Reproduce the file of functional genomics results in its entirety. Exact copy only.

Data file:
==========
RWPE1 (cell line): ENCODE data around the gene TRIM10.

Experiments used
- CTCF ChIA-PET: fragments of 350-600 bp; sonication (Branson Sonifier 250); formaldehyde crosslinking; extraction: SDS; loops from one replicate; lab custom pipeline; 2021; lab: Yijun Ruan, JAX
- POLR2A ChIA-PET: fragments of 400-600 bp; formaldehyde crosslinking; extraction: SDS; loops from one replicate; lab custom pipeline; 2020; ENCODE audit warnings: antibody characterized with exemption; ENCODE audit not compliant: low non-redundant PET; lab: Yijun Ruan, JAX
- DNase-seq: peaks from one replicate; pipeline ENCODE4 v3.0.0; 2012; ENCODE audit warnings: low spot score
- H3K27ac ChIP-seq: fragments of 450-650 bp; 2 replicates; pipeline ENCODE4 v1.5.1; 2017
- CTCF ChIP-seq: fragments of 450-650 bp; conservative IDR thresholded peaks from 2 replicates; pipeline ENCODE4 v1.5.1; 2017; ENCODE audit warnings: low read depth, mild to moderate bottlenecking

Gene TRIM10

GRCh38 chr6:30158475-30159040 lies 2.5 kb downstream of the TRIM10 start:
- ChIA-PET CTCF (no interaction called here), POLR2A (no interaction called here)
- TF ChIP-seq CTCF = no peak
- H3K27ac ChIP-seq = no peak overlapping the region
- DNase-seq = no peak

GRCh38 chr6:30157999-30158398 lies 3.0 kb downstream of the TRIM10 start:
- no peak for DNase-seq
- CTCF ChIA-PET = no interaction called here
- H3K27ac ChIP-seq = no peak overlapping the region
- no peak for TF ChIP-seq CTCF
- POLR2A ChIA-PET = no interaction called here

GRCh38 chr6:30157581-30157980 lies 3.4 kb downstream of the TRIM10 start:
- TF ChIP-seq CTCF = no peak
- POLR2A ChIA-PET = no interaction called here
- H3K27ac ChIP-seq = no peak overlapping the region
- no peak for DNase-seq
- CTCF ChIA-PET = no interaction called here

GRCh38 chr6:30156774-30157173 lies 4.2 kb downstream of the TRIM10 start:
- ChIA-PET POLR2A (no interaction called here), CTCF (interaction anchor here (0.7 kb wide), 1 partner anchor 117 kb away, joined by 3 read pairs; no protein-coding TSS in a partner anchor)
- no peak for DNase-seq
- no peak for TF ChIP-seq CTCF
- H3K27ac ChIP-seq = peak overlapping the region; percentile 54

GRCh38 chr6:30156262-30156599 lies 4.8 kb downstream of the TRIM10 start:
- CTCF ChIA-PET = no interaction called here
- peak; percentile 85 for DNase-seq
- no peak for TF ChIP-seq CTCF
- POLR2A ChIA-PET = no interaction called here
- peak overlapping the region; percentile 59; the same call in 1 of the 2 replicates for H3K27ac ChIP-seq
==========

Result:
RWPE1 (cell line): ENCODE data around the gene TRIM10.

Experiments used
- CTCF ChIA-PET: fragments of 350-600 bp; sonication (Branson Sonifier 250); formaldehyde crosslinking; extraction: SDS; loops from one replicate; lab custom pipeline; 2021; lab: Yijun Ruan, JAX
- POLR2A ChIA-PET: fragments of 400-600 bp; formaldehyde crosslinking; extraction: SDS; loops from one replicate; lab custom pipeline; 2020; ENCODE audit warnings: antibody characterized with exemption; ENCODE audit not compliant: low non-redundant PET; lab: Yijun Ruan, JAX
- DNase-seq: peaks from one replicate; pipeline ENCODE4 v3.0.0; 2012; ENCODE audit warnings: low spot score
- H3K27ac ChIP-seq: fragments of 450-650 bp; 2 replicates; pipeline ENCODE4 v1.5.1; 2017
- CTCF ChIP-seq: fragments of 450-650 bp; conservative IDR thresholded peaks from 2 replicates; pipeline ENCODE4 v1.5.1; 2017; ENCODE audit warnings: low read depth, mild to moderate bottlenecking

Gene TRIM10

GRCh38 chr6:30158475-30159040 lies 2.5 kb downstream of the TRIM10 start:
- ChIA-PET CTCF (no interaction called here), POLR2A (no interaction called here)
- TF ChIP-seq CTCF = no peak
- H3K27ac ChIP-seq = no peak overlapping the region
- DNase-seq = no peak

GRCh38 chr6:30157999-30158398 lies 3.0 kb downstream of the TRIM10 start:
- no peak for DNase-seq
- CTCF ChIA-PET = no interaction called here
- H3K27ac ChIP-seq = no peak overlapping the region
- no peak for TF ChIP-seq CTCF
- POLR2A ChIA-PET = no interaction called here

GRCh38 chr6:30157581-30157980 lies 3.4 kb downstream of the TRIM10 start:
- TF ChIP-seq CTCF = no peak
- POLR2A ChIA-PET = no interaction called here
- H3K27ac ChIP-seq = no peak overlapping the region
- no peak for DNase-seq
- CTCF ChIA-PET = no interaction called here

GRCh38 chr6:30156774-30157173 lies 4.2 kb downstream of the TRIM10 start:
- ChIA-PET POLR2A (no interaction called here), CTCF (interaction anchor here (0.7 kb wide), 1 partner anchor 117 kb away, joined by 3 read pairs; no protein-coding TSS in a partner anchor)
- no peak for DNase-seq
- no peak for TF ChIP-seq CTCF
- H3K27ac ChIP-seq = peak overlapping the region; percentile 54

GRCh38 chr6:30156262-30156599 lies 4.8 kb downstream of the TRIM10 start:
- CTCF ChIA-PET = no interaction called here
- peak; percentile 85 for DNase-seq
- no peak for TF ChIP-seq CTCF
- POLR2A ChIA-PET = no interaction called here
- peak overlapping the region; percentile 59; the same call in 1 of the 2 replicates for H3K27ac ChIP-seq